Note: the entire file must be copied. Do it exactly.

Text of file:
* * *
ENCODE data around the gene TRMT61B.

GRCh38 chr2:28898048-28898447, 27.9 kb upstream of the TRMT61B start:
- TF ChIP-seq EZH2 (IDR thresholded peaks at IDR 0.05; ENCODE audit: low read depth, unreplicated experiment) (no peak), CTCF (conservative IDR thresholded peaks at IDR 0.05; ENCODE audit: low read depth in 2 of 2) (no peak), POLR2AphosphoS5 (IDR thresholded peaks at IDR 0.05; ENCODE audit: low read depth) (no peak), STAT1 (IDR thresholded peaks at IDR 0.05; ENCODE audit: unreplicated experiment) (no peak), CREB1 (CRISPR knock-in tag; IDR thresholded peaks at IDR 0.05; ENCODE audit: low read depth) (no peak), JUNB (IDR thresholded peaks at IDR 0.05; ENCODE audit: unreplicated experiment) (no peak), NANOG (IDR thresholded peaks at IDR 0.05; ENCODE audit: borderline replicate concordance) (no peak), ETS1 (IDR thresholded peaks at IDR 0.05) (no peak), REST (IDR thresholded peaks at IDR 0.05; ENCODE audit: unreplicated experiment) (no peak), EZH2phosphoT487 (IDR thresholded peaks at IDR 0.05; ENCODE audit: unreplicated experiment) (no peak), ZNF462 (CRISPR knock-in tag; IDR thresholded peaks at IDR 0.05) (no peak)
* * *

ENCODE data around the gene TRMT61B.

GRCh38 chr2:28898048-28898447, 27.9 kb upstream of the TRMT61B start:
- TF ChIP-seq EZH2 (IDR thresholded peaks at IDR 0.05; ENCODE audit: low read depth, unreplicated experiment) (no peak), CTCF (conservative IDR thresholded peaks at IDR 0.05; ENCODE audit: low read depth in 2 of 2) (no peak), POLR2AphosphoS5 (IDR thresholded peaks at IDR 0.05; ENCODE audit: low read depth) (no peak), STAT1 (IDR thresholded peaks at IDR 0.05; ENCODE audit: unreplicated experiment) (no peak), CREB1 (CRISPR knock-in tag; IDR thresholded peaks at IDR 0.05; ENCODE audit: low read depth) (no peak), JUNB (IDR thresholded peaks at IDR 0.05; ENCODE audit: unreplicated experiment) (no peak), NANOG (IDR thresholded peaks at IDR 0.05; ENCODE audit: borderline replicate concordance) (no peak), ETS1 (IDR thresholded peaks at IDR 0.05) (no peak), REST (IDR thresholded peaks at IDR 0.05; ENCODE audit: unreplicated experiment) (no peak), EZH2phosphoT487 (IDR thresholded peaks at IDR 0.05; ENCODE audit: unreplicated experiment) (no peak), ZNF462 (CRISPR knock-in tag; IDR thresholded peaks at IDR 0.05) (no peak)